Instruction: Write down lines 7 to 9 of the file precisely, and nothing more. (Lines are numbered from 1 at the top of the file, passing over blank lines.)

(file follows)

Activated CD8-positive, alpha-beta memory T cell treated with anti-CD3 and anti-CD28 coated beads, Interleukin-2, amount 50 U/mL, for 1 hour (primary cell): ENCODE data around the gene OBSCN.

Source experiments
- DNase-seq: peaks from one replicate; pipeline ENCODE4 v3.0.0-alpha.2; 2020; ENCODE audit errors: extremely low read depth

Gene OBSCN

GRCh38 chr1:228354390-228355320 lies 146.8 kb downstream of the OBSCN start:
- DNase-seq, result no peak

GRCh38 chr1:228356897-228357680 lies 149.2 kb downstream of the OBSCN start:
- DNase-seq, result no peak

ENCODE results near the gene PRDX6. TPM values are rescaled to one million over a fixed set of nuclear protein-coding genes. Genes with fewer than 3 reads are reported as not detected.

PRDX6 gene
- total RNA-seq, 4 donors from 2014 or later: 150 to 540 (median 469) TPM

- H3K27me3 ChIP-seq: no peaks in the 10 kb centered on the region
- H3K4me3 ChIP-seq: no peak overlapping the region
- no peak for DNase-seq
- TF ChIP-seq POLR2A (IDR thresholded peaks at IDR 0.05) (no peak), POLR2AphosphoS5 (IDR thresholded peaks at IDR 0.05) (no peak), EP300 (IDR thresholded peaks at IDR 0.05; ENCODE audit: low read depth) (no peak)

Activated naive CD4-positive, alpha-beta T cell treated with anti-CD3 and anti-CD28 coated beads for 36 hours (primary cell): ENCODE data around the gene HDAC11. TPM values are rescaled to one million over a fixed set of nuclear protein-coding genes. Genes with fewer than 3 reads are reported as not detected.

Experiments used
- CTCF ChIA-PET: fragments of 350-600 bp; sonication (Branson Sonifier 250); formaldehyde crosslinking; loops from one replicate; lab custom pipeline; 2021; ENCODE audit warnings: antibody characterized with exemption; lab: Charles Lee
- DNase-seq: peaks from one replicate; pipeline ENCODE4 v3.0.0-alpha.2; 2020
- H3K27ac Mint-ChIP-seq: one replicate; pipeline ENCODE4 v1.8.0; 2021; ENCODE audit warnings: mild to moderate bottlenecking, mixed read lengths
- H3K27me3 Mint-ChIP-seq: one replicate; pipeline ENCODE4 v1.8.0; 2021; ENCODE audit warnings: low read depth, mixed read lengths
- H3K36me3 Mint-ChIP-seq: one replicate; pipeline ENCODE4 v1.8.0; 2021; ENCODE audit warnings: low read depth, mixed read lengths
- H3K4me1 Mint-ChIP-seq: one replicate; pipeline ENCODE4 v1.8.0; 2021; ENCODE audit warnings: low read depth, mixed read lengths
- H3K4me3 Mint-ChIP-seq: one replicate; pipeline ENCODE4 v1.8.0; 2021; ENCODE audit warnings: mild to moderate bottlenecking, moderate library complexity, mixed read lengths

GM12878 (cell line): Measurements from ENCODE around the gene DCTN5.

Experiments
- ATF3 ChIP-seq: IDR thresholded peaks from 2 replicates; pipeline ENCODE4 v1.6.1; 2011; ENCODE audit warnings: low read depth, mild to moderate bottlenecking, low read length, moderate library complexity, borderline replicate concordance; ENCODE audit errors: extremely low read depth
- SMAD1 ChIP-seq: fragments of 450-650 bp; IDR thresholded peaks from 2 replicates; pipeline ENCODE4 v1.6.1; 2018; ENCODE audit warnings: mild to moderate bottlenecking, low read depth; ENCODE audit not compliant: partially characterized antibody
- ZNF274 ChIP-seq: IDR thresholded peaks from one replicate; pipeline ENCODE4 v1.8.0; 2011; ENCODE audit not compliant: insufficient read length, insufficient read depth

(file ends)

GRCh38 chr1:228356897-228357680 lies 149.2 kb downstream of the OBSCN start:
- DNase-seq, result no peak

ENCODE results near the gene PRDX6. TPM values are rescaled to one million over a fixed set of nuclear protein-coding genes. Genes with fewer than 3 reads are reported as not detected.